Every Sunday, I will share a quote from something I’ve been reading. The hope is for you, dear reader, to share your thoughts on the quote and related issues and perhaps pick up some reading material along the way!
Reading commentaries can be an extremely edifying and valuable experience. I have very slowly been working through the book of Judges alongside Barry G. Webb’s commentary from the New International Commentary on the Old Testament series–an excellent series indeed–and came upon a gem regarding Samson. The passage in question is Judges 16:1-3, in which the people of Gaza attempt to trap him when he comes and sleeps with a prostitute (an interesting path to pursue at a later point) and he instead escapes in the middle of the night by tearing their gate out of the ground and carrying it to Hebron. Webb comments:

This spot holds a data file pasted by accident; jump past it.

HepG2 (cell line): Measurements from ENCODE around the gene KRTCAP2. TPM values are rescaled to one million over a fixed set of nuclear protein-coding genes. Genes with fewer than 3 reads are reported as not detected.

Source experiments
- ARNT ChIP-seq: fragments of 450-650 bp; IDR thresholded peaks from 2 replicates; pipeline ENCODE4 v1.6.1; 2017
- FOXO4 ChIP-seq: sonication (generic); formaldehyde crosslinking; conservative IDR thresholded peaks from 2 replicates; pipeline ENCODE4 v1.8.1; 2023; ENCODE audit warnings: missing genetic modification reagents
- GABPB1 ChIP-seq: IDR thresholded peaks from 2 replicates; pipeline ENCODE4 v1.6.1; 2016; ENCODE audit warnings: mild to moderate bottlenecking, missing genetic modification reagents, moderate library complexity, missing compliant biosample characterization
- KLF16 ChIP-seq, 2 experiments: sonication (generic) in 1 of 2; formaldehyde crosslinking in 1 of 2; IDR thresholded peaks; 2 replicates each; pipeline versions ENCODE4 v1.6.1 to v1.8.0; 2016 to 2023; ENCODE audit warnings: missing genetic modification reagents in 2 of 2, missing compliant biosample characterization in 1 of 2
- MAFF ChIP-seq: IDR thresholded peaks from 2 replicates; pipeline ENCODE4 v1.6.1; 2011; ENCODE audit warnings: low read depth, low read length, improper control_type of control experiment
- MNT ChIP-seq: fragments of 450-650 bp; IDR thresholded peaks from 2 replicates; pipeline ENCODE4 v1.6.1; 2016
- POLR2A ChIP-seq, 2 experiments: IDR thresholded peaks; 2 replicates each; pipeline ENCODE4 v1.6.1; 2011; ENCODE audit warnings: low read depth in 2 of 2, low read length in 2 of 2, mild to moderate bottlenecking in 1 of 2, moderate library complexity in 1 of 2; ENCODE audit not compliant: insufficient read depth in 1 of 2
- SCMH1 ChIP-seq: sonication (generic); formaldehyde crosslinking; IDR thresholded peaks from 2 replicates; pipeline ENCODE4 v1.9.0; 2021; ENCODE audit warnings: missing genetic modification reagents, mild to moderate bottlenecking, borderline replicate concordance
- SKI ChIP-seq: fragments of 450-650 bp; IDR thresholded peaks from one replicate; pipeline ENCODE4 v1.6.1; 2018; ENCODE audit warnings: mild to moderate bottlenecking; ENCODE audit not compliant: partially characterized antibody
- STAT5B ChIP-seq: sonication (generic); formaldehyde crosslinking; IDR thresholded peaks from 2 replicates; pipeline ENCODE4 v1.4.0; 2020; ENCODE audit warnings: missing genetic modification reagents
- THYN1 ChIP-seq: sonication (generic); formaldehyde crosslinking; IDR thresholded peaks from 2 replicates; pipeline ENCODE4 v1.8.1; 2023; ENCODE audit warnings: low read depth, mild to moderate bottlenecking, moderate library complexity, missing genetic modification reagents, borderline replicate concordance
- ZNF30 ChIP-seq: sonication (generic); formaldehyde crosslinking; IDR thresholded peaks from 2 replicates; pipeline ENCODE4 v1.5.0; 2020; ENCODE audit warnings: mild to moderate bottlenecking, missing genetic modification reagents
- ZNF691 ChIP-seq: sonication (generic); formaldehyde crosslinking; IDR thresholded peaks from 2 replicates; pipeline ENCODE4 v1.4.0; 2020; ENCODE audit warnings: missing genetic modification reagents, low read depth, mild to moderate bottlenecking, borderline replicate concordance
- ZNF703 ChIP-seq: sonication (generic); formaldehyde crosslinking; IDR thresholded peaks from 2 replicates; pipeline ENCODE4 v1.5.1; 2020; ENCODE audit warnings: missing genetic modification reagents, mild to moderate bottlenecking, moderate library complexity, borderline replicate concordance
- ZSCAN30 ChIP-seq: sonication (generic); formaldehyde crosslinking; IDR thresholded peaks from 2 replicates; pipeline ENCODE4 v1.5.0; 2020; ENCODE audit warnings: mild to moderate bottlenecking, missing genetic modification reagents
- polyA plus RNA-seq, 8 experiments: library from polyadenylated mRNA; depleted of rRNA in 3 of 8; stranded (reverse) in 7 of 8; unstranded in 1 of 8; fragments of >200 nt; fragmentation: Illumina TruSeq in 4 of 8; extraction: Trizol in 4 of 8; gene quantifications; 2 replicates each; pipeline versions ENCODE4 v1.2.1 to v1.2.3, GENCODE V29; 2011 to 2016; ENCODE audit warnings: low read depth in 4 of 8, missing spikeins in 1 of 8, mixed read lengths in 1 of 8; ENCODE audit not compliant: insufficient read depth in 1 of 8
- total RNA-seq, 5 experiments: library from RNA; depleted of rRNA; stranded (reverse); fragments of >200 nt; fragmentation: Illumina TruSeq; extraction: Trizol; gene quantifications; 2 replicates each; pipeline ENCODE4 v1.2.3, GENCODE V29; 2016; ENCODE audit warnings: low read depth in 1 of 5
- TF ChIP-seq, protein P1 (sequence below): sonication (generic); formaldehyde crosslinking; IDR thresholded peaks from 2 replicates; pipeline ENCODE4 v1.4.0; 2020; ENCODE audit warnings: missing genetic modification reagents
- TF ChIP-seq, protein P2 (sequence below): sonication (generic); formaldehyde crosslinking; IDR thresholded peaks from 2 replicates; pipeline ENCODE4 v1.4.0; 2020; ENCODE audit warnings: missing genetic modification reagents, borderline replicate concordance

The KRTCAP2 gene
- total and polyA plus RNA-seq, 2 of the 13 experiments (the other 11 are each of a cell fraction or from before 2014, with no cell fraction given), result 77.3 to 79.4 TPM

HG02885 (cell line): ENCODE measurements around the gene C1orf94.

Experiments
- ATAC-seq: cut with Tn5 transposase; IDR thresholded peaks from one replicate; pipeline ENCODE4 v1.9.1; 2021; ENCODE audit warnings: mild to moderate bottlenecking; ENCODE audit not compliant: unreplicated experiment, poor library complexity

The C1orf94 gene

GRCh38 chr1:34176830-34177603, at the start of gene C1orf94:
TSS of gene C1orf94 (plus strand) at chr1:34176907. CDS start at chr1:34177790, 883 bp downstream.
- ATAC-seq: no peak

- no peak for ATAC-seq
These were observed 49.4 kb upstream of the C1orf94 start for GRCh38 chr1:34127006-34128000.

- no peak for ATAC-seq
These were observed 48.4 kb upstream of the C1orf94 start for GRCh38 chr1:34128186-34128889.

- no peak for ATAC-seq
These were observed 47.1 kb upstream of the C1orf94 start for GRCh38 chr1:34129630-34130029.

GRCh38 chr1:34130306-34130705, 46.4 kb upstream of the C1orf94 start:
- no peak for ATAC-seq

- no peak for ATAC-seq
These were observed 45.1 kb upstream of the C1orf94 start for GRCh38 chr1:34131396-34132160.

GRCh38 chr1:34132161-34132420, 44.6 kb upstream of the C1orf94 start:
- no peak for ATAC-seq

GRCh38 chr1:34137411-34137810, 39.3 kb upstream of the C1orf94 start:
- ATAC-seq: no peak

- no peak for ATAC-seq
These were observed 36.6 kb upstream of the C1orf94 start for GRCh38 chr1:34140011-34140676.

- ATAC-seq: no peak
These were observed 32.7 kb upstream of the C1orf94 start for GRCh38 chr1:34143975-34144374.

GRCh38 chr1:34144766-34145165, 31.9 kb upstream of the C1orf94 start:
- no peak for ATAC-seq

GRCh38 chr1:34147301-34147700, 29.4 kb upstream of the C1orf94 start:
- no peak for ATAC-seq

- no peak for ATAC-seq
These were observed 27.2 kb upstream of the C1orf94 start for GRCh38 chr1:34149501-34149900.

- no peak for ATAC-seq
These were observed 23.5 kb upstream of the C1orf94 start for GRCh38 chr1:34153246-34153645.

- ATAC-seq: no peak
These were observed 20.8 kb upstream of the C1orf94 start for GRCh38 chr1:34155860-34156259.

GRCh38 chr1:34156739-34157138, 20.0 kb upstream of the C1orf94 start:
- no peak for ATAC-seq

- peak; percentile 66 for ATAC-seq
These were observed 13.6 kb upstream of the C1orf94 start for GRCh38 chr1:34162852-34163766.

[The gate] would have been a formidable barrier… But Samson has spent all his life breaching barriers: between the permissible and the forbidden, holy and profane, man and animal, Israelite and Philistine, Naziriteship and normality. Barriers have never been able to contain him. They appear to him only as challenges which rouse him to a renewed frenzy of breaking through. So it is here again. His “grasping,” “pulling,” “putting,” and “taking” (v. 3) transgress the boundary between the human and superhuman. No normal person could do what he did. But Samson is not normal; that is his glory and his torment. (395, cited below)
Webb’s comments continue as he shows that this act of carrying the gates and placing them before Hebron demonstrate the lack of possible peace between Philistine and Israelite in Samson’s time, among other things. Webb’s comments on Samson are well worth taking the time to read, as is the rest of the commentary on Judges.
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Barry Webb, The Book of Judges (Grand Rapids, MI: Wm B. Eerdmans, 2012).
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